Does a clarinetist take a board exam? Does a clarinetist take in service exams every year to show their knowledge? If the conductor of the New York philharmonic orchestra sent a letter of recommendation to you would you question that? This seems like a silly comparison. Interviewing for a job as a physician is about finding the right interpersonal skills for that specific job. The technical skills and knowledge base of a physician should be assured by the fact that they completed their residency. That’s hot to say that some bad doctors are able to complete residency, but this is a small minority of doctors.

General Surgeon.

Anonymous said...

This is a very over stated attempt to draw attention to a problem that does not exist. The average doctor is a highly educated and trained individual with a long track record that is readily available for anyone to access. One of the few professions on earth with high scrutiny over decades. Testing someone during an interview does not identify competence. It takes away from finding the right fit for the practice. You need to find a real problem write about.

Michael Kirsch, M.D. said...

First, let me thank all of erudite commenters for taking the time to offer their views. @anonymous, if only this blog was a click magnet! MDWhistleblower has been posting without interruption since 2009 and, alas, has only a small following. With respect, I do not agree that board certification, CME fulfillment, peer review or the state boards reliably gauge physician quality any more than the various Pay for Performance schemes measure physician quality. I surmise that most of those peer reviews are pro forma greenlighting by friends of the applicant. When you are asked to submit names for peer review, I assume that choose those whom you suspect will offer a favorable review.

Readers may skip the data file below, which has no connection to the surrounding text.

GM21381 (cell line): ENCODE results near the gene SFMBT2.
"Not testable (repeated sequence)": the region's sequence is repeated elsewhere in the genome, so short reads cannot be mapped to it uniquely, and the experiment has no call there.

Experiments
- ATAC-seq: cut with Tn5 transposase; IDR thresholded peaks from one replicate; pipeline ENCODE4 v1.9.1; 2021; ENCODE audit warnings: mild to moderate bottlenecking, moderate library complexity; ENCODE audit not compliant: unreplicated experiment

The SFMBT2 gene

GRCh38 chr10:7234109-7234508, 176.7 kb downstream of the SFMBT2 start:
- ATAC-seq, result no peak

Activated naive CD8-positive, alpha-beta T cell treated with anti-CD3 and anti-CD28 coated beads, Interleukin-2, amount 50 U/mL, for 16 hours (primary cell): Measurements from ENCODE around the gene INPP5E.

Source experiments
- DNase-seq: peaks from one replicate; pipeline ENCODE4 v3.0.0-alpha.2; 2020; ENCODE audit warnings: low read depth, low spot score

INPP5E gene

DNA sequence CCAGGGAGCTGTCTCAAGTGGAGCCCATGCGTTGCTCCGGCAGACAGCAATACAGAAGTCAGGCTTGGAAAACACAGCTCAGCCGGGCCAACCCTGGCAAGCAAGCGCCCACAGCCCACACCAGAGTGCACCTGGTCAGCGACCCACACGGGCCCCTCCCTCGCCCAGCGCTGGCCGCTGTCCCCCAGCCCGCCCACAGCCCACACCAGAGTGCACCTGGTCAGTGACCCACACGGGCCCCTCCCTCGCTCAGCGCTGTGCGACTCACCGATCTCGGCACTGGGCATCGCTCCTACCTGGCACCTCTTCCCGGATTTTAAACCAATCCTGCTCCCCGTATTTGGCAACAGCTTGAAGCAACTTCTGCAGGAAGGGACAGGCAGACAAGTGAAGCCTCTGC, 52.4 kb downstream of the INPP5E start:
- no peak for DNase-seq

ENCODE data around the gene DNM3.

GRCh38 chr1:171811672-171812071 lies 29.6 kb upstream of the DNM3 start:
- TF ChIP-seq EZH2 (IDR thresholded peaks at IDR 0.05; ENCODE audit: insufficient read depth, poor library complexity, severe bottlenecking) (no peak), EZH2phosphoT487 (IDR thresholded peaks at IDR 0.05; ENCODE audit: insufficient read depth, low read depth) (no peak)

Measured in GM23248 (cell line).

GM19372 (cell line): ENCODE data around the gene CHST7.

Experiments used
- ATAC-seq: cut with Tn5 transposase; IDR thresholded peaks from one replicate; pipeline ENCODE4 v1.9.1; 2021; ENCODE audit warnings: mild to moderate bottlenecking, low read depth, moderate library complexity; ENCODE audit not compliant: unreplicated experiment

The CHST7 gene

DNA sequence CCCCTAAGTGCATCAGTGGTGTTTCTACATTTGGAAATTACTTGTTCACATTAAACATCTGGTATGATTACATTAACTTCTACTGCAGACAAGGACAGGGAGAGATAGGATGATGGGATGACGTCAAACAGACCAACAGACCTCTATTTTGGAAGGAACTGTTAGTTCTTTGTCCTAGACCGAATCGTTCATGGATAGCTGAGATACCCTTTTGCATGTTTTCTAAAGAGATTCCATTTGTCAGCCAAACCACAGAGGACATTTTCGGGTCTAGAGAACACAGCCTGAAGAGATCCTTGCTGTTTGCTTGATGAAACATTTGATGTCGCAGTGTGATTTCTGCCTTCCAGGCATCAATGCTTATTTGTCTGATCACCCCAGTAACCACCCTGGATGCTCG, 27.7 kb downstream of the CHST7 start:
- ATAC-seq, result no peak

You will also note that my own views are never anonymous. I wonder, but repect those who choose to opine in a more stealth manner.

Clearly, as a regular MDWhistleblower reader would know, I do not advocate a physician applicant being subjected to a play Medical Jeopardy to assess their knowledge, but I maintain that many other professions to want to closely examine work product and knowledge in the hiring process. The medical profession, at least at the physician level, does not.

The attributes in a colleague that I value and aspire to are unmeasurable. I think that our profession has repeatedly fallen prey to 'counting that which can be counted' without paying sufficient homage to the adage, 'what really counts can't be counted.'

How do you measure physician judgment, such as knowing when a CAT scan isn't necessary? Sound clinical judgement is a skill that separates decent doctors from excellent practitioners. How do you gauge someone's empathy and compassion? How will the person deal with referring physicians, patients and their families or our office staff? Do they collaborate skillfully and regularly with colleagues? Will the physician make patient's feel that their health and wellness is his highest priority?

One could have excellent credential but lack many of the above essential elements, as least as I see it.

Once again, thanks for reaching out. I value all of your views.

Anonymous said...

Interesting topic. It's difficult to get at all those necessarily hard and soft skills in an interview and we're left relying on the track record of training and the evaluation of previous mentors and colleagues. Perhaps an imperfect system. I wonder more about the assessment of NPs and PAs. Their training is vastly different than that of physicians. They have much more limited formal assessment (exams) and the oversight of their training is highly variable. And yet they are asked to work in capacities far beyond their training. While assessment of a physicians skills upon hiring is imperfect, there is much more credibility in the attainment of their license than for that of NPs and PAs. How do we assess the skills of NPs and PAs upon hiring? This is an area I'm MUCH more concerned about.